The long summer holiday means thousands of parents hit the high street to kit out their children for the new academic year ahead, but how do you win the loyalty of these seasonal shoppers?

The long summer holiday means thousands of parents hit the high street to kit out their children for the new academic year ahead. From uniforms and name tapes to stationery and lunch boxes, back to school drives a seasonal rush of customers to a wide variety of retail outlets and online stores.

However, there are only so many outfits and supplies families need to buy for their children for the school year, which leaves retailers vying for opportunities to differentiate that drive consumer attention and market share over the competition; not to mention the long-term benefit of building loyal brand advocates that shop in their stores all year round. This busy shopping season can be a critical time in which to increase visibility and further engage customers while providing momentum for the remainder of the year and beyond.

Here are some tips on how you can make the most of high-traffic days to increase customer loyalty and brand advocacy:

Make sure your employees are fully engaged
Your employees are on the front line interacting with customers on a daily basis and setting the tone for your company and brand. When they’re fully engaged with their job and receive the proper training and coaching, they become passionate advocates who have a positive effect on the customer experience, which ultimately drives return visits and profits.

Deliver beyond customer expectations
When you give your customers more than they expect, you build positive emotional connections and establish good will. Even the smallest gesture can make a big difference. Customers enjoy pleasant surprises that add value – for example, you could have a friendly staff greeter at the door offering a discount coupon with additional savings when customers walk into your store. By taking steps to enhance a customer’s overall experience, you make them feel good about their purchase and further differentiate your customer experience from other brands.

Ask customers about their shopping experience
Customers interact with brands via many touchpoints, meaning retailers should be aware tracking the customer through the entire purchasing experience on all channels. As a part of this it is important to ask your customers for their feedback relating to their experience with your brand. You can offer online surveys via the purchase receipt that customers can complete at home. In addition, consider the incredible value of feedback in the moment, through smartphone optimised surveys and in-store tablets for on-the-spot feedback.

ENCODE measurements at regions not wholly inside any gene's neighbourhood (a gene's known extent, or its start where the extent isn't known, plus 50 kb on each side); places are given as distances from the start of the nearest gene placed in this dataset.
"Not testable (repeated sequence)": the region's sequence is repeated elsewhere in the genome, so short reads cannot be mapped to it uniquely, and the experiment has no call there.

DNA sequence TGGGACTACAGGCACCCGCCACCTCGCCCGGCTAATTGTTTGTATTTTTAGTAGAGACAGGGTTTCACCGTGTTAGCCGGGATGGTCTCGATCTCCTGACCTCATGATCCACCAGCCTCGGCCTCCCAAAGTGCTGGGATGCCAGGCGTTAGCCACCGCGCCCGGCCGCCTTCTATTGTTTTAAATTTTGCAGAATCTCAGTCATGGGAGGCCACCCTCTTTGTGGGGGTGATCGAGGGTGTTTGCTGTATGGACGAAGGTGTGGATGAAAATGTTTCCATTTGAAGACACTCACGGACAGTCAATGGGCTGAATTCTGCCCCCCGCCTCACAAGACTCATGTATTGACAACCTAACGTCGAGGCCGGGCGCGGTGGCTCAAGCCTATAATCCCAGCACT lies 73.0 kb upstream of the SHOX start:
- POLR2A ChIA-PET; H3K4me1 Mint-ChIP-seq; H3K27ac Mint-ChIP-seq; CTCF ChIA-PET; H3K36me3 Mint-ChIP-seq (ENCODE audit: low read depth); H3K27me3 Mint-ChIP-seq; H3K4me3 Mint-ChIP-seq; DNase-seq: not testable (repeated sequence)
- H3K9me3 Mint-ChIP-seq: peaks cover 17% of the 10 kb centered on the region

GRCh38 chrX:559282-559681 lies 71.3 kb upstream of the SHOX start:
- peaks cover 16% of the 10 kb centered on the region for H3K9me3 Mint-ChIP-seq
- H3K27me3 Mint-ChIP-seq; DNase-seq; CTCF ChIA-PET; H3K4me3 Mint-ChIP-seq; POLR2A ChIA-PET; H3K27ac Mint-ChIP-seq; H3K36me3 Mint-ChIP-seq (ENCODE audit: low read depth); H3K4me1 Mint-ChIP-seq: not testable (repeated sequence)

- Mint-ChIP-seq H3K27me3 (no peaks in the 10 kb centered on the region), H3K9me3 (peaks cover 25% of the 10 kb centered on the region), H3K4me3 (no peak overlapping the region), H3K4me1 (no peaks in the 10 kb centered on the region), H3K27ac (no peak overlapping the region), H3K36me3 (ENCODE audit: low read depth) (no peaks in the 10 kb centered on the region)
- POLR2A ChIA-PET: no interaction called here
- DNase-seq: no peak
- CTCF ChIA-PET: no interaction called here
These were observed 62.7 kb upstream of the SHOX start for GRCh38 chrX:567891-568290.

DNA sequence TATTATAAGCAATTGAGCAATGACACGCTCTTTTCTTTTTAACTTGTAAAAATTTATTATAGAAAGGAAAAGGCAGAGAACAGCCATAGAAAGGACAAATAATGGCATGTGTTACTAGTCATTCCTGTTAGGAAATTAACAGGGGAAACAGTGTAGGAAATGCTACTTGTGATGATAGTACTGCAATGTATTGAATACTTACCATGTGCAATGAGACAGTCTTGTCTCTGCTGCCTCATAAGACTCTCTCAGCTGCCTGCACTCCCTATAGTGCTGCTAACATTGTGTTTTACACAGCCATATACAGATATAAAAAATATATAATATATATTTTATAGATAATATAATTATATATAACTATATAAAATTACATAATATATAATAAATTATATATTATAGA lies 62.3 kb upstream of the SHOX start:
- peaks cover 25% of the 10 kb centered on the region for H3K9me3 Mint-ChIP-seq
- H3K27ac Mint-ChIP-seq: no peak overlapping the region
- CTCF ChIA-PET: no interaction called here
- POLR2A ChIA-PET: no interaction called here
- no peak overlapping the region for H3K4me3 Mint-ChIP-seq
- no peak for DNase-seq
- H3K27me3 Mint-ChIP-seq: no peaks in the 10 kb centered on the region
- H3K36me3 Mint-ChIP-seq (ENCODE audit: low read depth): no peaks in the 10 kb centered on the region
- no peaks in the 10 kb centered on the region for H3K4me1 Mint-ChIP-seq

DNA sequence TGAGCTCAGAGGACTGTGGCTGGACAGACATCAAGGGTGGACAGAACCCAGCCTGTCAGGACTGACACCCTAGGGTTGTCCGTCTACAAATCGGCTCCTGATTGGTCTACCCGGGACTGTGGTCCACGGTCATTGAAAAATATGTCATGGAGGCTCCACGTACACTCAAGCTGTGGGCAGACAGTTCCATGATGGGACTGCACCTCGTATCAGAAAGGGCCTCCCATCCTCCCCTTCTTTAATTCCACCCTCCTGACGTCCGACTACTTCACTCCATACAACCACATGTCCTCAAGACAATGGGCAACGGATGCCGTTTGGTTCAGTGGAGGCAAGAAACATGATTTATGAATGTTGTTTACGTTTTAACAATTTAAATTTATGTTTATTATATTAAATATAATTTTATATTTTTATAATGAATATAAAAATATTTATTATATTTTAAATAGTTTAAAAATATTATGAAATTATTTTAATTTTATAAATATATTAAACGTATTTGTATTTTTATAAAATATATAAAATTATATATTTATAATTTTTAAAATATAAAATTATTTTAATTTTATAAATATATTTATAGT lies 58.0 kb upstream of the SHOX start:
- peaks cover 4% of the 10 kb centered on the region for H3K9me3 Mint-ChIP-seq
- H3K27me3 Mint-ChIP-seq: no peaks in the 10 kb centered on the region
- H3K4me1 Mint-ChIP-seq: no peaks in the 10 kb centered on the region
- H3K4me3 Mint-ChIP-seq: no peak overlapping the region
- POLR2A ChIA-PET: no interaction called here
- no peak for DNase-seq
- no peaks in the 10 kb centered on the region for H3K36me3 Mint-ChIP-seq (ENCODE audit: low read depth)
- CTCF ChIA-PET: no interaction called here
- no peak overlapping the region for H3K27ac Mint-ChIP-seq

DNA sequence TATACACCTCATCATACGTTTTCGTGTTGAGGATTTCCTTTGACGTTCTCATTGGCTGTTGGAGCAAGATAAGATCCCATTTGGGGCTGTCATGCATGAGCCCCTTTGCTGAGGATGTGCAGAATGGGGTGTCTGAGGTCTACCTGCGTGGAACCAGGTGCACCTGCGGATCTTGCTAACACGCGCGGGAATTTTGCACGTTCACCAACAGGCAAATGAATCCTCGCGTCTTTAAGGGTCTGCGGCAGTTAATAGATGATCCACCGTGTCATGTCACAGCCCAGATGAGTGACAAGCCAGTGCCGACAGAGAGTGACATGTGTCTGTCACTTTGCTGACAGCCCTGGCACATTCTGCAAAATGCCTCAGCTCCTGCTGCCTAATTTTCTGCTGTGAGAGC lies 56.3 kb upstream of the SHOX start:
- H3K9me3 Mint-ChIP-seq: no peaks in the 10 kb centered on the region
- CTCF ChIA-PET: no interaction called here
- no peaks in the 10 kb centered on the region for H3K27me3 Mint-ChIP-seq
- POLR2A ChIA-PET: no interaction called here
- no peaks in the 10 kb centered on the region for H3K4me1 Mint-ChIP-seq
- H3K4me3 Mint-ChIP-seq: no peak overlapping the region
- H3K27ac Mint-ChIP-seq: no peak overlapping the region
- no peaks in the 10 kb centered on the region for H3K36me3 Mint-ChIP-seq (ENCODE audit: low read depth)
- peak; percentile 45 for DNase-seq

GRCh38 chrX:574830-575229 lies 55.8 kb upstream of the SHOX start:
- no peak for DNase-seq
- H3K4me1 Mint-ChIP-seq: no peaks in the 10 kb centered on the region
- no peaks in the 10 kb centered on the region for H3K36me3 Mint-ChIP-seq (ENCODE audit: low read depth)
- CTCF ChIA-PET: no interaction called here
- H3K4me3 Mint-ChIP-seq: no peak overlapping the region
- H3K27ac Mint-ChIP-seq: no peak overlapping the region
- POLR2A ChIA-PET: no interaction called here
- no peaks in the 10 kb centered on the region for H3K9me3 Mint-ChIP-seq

Encourage customers to share their experience
Once customers complete your survey, offer them the ability to provide a recommendation to their friends and followers on their favourite social networks and online review sites like Facebook, Twitter, and Yelp. With half of consumers having tried a new brand because of a social recommendation, these reviews will increase the retailer’s revenue, as well as allow them to adapt and implement customer suggestions, while promoting customer advocacy and building the brand’s reputation.

Acknowledge a poor experience and fix it
Research has found that 85% of consumers have provided retailers with feedback (via surveys, phone or other sources) with less than half of those customers believing that their feedback is actually used to make improvements. Survey feedback can provide valuable insights to help you understand where you are winning or failing when it comes to delivering the experience your customers expect. Support your locations with the necessary tools to drive action and operational improvements that will enhance the customer experience.

Little steps now go a long way when it comes to creating customer advocacy that you can bank on later. Don’t forget to provide an exceptional customer experience during this busy back-to-school season and the results will pay off all year round.

  • By Gary Topiol, managing director, international at InMoment